University of East Anglia, School of Environmental Sciences
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Physical and biogeochemical data from three Seagliders on a combination transect and virtual mooring deployment, NE of Barbados 2020
A dataset collected by investigators of the University of East Anglia during January - February 2020 in the tropical North Atlantic. Gliders SG620 and SG637 were deployed from the RV Meteor during cruise M161 as part of the EUREC4A oberservational campaign. Glider SG579 was deployed by the autonomous surface vehicle Caravela. All gliders were recovered by the Meteor. SG620 and SG637 occupied a bowtie pattern 10 km across centered at 14'10''N 57'20''W. The two gliders were deployed with CT sails measuring conductivity and temperature and completed 131 and 155 dives respectively. SG579 was deployed at 13'21''N 58'50''W and travelled 200 km to the bowtie over 10 days conducting 75 dives. Once onsite, SG579 conducted a further 220 dives. In addition to a CT sail, SG579 carried a PAR sensor and Wetlabs sensor measuring backscatter, chlorophyll a and CDOM. Data were processed using the UEA Seaglider Toolbox.
Temperature-depth profiles from dive computers, underwater cameras and Castaway microCTDs, collected during sea and hyperbaric chamber dives in Scotland (2020).
A collection of raw water temperature-depth-time profiles were recorded from a selection of dive computers, underwater cameras and baseline Castaway microCTD devices. Data were collected at Oban recompression chamber (owned and managed by Tritonia Scientific), as well as during sea dives local to 56.42 N, 5.47W, over a two-week period between 08/01/2020 and 07/02/2020. A number of different devices and models were tested during the study. Chamber dives were undertaken to test and compare device response time (29 devices over 11 dives) and accuracy (6 replicate dives). This was followed by local sea dives to further compare device accuracy. During each pair of sea dives (6 total), half of the devices were mounted on a frame with the remainder worn by two divers. For the subsequent dives in each pair, each device was switched to the alternate mounting position. Dive profiles were exported from individual dive computers into Subsurface open source software, then exported in ssrf (XML) format for each week of data collection. Profiles from all dive computers were combined for analysis. Castaway microCTDs and Paralenz Dive Camera+ profiles were exported as individual CSV files per dive. Data were collected as part of Celia Marlowe’s PhD project at the University of East Anglia, which aimed to assess the precision, accuracy and uncertainty in water temperature profiles collected from devices commonly carried by Scuba divers. The PhD project is part of the Next Generation Unmanned Systems Science (NEXUSS) Centre for Doctoral Training, funded by the Natural Environment Research Council (NERC) and the Engineering and Physical Science Research Council (EPSRC) (NE/N012070/1), and is additionally supported by Cefas Seedcorn (DP901D). The diving and chamber tests were supported through a NERC National Facility for Scientific Diving grant (NFSD/17/02).
Remineralisation of organic carbon by marine bacterioplankton (REMAIN) project oceanographic and eykariotic plankton respiration datasets (2017-2020)
This dataset is comprised of laboratory based culture experiments with five eukaryotic plankton species. The plankton were grown in culture media made up in filtered seawater collected from the continuous seawater supply system in the laboratories of the Centre for Environment Fisheries and Aquaculture Science (Cefas) in Lowesoft, UK, pumped from the North Sea. Experiments were undertaken between December 2017 and March 2019. The dataset also includes environmental data: dissolved oxygen concentration from water samples collected from CTD casts on the AMT28 cruise which took place from September 23 to October 30, 2018. This study contributes to the ‘Marine bacterioplankton respiration: a critical unknown in global carbon budgets’ project funded by The Leverhulme Trust (RPG-2017-089) and the ‘Remineralisation of organic carbon by marine bacterioplankton (REMAIN)’ project funded by NERC Discovery Science (grant reference NE/R000956/1 active from December 01, 2017 to November 30, 2020). Data were generated by Carol Robinson, Isabel Seguro, and E. Elena Garcia-Martin of the University of East Anglia.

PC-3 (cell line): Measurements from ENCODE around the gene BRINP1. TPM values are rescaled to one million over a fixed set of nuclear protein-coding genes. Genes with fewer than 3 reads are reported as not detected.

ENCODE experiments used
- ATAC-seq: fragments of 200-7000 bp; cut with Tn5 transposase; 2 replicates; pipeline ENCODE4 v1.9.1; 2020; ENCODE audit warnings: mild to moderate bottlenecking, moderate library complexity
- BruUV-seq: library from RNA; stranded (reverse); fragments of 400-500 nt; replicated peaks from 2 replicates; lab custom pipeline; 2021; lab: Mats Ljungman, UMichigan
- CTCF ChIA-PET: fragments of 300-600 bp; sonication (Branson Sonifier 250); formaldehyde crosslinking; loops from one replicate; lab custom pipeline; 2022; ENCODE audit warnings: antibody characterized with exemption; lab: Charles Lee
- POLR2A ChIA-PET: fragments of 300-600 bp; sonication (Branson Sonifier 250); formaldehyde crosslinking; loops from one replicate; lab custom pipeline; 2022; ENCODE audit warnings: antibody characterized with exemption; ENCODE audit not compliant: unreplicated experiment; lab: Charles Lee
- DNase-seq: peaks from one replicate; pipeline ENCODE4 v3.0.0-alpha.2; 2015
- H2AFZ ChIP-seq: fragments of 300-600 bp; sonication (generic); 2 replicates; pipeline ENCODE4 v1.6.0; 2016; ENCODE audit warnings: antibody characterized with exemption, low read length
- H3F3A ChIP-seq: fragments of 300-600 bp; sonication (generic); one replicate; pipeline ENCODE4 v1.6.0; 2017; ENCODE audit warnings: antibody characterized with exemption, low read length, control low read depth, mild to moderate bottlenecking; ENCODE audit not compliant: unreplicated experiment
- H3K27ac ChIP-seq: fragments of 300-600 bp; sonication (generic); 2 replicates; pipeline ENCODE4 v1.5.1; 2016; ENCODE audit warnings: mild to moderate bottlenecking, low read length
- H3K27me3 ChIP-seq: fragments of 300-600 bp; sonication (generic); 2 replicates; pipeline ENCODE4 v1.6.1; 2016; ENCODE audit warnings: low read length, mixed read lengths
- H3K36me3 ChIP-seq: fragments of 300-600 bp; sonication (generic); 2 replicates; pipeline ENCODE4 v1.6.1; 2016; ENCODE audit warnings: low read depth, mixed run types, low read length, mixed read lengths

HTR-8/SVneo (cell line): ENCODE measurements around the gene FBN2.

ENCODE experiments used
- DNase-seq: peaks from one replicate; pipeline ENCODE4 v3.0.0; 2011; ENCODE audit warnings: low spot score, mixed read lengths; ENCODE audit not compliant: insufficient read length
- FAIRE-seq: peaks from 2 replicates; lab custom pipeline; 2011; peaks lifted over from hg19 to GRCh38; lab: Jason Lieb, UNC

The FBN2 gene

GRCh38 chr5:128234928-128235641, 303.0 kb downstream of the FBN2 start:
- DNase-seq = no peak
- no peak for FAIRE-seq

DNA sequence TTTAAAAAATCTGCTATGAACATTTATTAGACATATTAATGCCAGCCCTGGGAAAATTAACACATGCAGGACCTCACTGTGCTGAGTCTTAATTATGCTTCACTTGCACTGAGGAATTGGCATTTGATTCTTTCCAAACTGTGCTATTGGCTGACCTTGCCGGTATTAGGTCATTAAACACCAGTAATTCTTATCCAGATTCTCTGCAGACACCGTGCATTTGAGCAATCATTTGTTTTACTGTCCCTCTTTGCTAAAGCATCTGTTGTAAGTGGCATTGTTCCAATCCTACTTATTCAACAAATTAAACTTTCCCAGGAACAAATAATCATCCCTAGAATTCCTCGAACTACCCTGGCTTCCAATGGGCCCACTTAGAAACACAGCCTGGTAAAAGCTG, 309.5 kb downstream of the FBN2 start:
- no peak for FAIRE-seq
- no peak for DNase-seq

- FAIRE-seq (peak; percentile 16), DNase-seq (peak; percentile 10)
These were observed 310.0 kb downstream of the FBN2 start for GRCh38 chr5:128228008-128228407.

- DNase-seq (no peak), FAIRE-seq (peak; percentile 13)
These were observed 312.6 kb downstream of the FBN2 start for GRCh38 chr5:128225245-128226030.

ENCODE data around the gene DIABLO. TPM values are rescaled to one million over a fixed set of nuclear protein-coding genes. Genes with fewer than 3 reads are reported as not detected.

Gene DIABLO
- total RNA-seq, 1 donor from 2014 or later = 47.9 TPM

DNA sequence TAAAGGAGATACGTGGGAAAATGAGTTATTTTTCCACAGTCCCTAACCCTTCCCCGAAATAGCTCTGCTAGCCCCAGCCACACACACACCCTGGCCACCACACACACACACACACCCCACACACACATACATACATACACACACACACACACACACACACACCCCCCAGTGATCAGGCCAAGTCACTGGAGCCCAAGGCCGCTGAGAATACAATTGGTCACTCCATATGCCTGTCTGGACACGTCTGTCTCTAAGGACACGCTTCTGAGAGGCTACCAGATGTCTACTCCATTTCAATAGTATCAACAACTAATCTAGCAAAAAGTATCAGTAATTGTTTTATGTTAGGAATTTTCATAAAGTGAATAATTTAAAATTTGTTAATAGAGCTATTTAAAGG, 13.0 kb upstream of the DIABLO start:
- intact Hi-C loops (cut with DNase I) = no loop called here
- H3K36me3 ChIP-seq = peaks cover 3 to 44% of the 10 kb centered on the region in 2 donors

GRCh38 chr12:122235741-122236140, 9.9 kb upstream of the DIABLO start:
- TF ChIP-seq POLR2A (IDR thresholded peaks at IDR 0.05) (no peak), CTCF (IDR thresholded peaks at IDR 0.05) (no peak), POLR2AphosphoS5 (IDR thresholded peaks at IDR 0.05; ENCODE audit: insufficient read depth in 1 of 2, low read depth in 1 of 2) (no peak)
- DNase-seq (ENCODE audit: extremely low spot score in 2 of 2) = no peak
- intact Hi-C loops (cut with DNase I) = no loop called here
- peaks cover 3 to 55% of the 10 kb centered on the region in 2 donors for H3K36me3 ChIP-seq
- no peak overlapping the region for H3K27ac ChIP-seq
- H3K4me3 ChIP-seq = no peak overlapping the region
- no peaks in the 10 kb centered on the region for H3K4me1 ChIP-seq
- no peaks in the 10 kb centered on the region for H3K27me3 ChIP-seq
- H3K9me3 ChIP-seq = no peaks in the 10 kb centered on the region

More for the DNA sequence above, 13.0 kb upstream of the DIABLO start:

The UK Surface Ocean-Lower Atmosphere Study (UK SOLAS) marine fieldwork data set comprises all data, marine or otherwise, collected during sea-going activities. The fieldwork included eight dedicated research cruises in the eastern North Atlantic Ocean, spanning the period 2006-2008. These cross-disciplinary missions resulted in a diverse data catalogue. This includes meteorology (3-D wind speed and direction, total irradiance, Photosynthetically Active Radiation/PAR, air temperature, atmospheric pressure, humidity, aerosol optical thickness); atmospheric composition (carbon dioxide concentration, aerosol particle counts and size spectra, chemical analyses of aerosol particle composition, cloud condensation nuclei/CCN, concentrations of pollutants such as black carbon, concentrations of free radical species such as iodine monoxide and nitrate radicals); chemical and energy-fluxes across the air-sea boundary (dust deposition rates, oxygen and nitrogen fluxes, carbon dioxide fluxes, sensible heat fluxes, latent heat fluxes, momentum fluxes); biological, chemical and physical properties and processes in the sea surface micro-layer (chlorophyll concentration, bacterial production, phytoplankton and bacterial speciation, concentrations of biogenic trace compounds such as halocarbons, nitrous oxide, dimethyl sulphide/DMS and alcohols, surfactant concentrations, halogen concentrations such as iodine, iodide and iodate); biological, chemical and photochemical properties and processes in the ocean subsurface (primary productivity, trace gas production, plankton community composition, nutrient concentration, concentrations of trace metals such as iron, aluminium, manganese, magnesium and cobalt, ligand and complex metal chemistry parameters such as heme, dust dissolution, salinity, temperature, amino acids and urea, carbonate system chemistry including alkalinity); and sea-state physics (breaking waves, wave slope, whitecaps, bubble size spectra, aerosol formation, subsurface acoustics). Additionally, time series of air-sea fluxes were measured from the Norwegian weather ship, Polarfront, between 2006 and 2009. UK SOLAS scientists also participated in the Bergen Mesocosm experiment during 2008. This simulated gas exchanges and biological, chemical and photochemical properties and processes in the sea surface micro-layer under controlled conditions. The study united atmospheric and marine scientists from institutions across the UK and international collaborators. The UK SOLAS data set was intended to advance understanding of the mutual interactions between the atmosphere and the oceans, especially the chemical exchanges that affect ocean productivity, atmospheric composition and climate. It was funded by the UK Natural Environment Research Council, as the UK's contribution to the international Surface Ocean-Lower Atmosphere Study (SOLAS). The data are held at the British Oceanographic Data Centre (BODC) and have been incorporated into the National Oceanographic Database (NODB). Data collected from non-ship based activities, for example land-based atmospheric data and data resulting from campaigns using the Facility for Airborne Atmospheric Measurements (FAAM) aircraft are held at the British Atmospheric Data Centre (BADC).